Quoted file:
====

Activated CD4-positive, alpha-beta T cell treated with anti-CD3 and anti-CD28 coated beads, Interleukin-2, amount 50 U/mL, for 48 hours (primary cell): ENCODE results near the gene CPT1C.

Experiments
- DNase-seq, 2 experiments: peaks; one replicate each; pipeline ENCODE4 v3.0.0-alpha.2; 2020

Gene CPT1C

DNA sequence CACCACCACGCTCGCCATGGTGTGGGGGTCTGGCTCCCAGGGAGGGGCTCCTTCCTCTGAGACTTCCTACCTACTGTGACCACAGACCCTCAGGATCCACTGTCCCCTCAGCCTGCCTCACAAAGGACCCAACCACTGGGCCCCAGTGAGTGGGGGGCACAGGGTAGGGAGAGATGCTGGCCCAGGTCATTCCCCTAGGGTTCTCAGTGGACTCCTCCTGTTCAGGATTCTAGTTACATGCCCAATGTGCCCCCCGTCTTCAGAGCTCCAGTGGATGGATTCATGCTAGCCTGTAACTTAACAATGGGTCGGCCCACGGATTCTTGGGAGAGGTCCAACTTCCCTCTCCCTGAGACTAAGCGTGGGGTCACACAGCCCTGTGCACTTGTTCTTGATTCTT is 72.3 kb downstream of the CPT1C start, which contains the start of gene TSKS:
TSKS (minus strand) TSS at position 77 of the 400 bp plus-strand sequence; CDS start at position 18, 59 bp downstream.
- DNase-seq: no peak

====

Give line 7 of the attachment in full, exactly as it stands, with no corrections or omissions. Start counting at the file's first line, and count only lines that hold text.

- DNase-seq: no peak